By 2011, Mazda Motor Corp. vehicles will be lighter by at least 220 pounds, according to Robert Davis, senior vice president of product development and quality for Mazda North American Operations.
Mazda plans to achieve this goal using a combination of lighter-weight materials, smaller vehicle footprints and new engineering processes. Davis, speaking to the Motor Press Guild, said that each time any Mazda vehicle gets redesigned, it gains about 80 pounds.
The additional weight mostly comes from larger tires and wheels, and safety equipment. For instance, a base 2003 Protege sedan had a curb weight of 2,634 pounds.
In 2004, the Protege evolved into the redesigned Mazda3 sedan that weighed 2,696 pounds. It further evolved into the 2010 Mazda3 that weighs 2,868 pounds.
A 220-pound reduction in the vehicle's curb weight will improve its fuel economy by 3 to 5 percent. Of course, there will be consequences in lowering the weight. Engineers have to consider the aspects involving fuel economy, safety regulations, and performance.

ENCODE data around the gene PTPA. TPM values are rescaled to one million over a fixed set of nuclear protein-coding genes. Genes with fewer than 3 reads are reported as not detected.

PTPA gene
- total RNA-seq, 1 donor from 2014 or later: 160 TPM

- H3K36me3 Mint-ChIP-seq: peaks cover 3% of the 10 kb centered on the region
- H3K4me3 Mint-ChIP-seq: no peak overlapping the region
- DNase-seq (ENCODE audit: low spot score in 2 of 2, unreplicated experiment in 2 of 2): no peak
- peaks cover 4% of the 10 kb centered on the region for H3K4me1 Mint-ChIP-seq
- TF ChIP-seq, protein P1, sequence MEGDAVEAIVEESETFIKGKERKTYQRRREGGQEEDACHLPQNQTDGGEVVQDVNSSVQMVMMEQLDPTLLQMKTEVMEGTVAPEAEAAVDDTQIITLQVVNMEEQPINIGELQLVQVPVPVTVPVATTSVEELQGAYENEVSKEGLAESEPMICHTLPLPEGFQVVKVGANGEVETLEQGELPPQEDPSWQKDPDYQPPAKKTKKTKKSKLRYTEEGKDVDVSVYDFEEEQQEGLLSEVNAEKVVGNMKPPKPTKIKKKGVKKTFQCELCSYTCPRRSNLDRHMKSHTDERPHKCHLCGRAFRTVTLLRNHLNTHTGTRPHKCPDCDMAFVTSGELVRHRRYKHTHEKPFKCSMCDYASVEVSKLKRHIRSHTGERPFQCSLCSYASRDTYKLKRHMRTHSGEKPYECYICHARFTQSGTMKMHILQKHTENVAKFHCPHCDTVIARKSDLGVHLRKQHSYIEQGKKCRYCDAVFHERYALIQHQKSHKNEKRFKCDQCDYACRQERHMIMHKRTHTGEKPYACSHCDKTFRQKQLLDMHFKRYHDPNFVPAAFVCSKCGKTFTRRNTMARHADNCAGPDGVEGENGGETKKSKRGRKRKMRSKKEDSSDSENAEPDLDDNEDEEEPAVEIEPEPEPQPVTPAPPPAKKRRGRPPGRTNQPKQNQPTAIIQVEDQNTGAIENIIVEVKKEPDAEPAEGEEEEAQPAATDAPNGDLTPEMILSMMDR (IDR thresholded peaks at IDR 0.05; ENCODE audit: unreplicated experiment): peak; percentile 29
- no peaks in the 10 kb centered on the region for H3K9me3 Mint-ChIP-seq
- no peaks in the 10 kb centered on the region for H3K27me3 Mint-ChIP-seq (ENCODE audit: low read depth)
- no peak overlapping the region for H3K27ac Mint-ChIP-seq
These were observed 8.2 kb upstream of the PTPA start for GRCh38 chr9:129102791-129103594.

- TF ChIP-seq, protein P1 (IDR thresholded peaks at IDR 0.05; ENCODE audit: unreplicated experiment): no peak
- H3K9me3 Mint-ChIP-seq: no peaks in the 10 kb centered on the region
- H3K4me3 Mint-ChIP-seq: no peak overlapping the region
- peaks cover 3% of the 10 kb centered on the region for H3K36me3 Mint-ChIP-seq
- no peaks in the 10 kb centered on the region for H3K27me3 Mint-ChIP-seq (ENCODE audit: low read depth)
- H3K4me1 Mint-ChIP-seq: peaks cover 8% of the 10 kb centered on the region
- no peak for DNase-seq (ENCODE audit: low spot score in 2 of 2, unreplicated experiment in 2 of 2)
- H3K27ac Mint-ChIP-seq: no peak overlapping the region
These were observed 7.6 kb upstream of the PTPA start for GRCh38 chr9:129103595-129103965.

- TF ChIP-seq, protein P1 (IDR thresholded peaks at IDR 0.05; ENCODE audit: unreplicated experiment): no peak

Lighter materials, such as aluminum or high-strength steel, are more expensive than traditional steel. And definitely, a significant amount of time will be utilized to come up with a more ideal body structure.
Another idea is to have new processes such as finding a way to bond aluminum to steel. However, relying on technological breakthroughs will mean waiting around for something that may take too long.